When the Beatles exploded in the early '60s, Joey Welz didn't alter his approach or try to jump on the British Invasion bandwagon. The singer/pianist stuck with the type of rockabilly and pre-Beatles rock & roll that he had been embracing since the '50s. And when the 21st century rolled around, Welz was still taking a '50s-like approach. Released in 2000, The Boogie Woogie King of Rock & Roll finds the ex-member of Bill Haley's Comets continuing to pay tribute to rock & roll's early years. Covers dominate this 25-song CD, and the obscure Welz turns his attention to '50s hits that range from Haley's "Rock Around the Clock," Chuck Berry's "Maybellene," and the Big Bopper's "Chantilly Lace" to Ray Charles' "What'd I Say" and Carl Perkins' "Blue Suede Shoes." The self-produced album isn't without its flaws. Welz's vocals are thin, and The Boogie Woogie King of Rock & Roll sounds under-produced -- in fact, this low-budget album sounds like a demo. Low-budget albums don't have to sound like demos, but this one does. Nonetheless, The Boogie Woogie King of Rock & Roll does have a certain unpretentious charm. While Welz isn't a great singer (he is a better pianist than singer) and isn't in a class with Elvis Presley, Chuck Berry, Jerry Lee Lewis, or his one-time employer Bill Haley, he gets his points across. Welz, despite his limitations, can be likable -- and despite this CD's flaws and shortcomings, The Boogie Woogie King of Rock & Roll deserves some credit for sincerity.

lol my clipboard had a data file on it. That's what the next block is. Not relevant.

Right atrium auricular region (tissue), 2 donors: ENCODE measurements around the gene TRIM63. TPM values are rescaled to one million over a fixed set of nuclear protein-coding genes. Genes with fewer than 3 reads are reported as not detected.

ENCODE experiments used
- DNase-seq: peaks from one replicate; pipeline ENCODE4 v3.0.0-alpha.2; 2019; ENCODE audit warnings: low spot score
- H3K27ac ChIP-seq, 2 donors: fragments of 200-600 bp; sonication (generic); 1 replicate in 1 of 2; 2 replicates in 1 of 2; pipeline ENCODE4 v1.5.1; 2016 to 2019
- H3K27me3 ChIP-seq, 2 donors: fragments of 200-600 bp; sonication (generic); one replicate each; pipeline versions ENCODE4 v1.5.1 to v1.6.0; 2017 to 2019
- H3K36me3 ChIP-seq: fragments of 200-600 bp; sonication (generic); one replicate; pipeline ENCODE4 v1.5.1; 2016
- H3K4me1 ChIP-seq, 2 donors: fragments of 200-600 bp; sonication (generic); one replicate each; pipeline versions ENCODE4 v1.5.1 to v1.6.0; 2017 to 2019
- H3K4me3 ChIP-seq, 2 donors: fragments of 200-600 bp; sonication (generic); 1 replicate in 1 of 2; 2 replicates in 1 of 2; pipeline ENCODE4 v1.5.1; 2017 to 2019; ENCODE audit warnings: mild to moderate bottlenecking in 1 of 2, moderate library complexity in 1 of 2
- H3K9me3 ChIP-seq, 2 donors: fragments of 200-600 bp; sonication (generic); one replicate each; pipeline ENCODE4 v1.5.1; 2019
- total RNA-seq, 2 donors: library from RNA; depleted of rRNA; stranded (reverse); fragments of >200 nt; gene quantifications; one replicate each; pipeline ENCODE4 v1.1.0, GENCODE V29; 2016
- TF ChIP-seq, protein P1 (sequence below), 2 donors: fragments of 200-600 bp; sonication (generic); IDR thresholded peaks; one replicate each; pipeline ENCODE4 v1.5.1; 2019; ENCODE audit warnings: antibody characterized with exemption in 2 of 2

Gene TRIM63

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AllMusic Review by Alex Henderson
feat: James E. Myers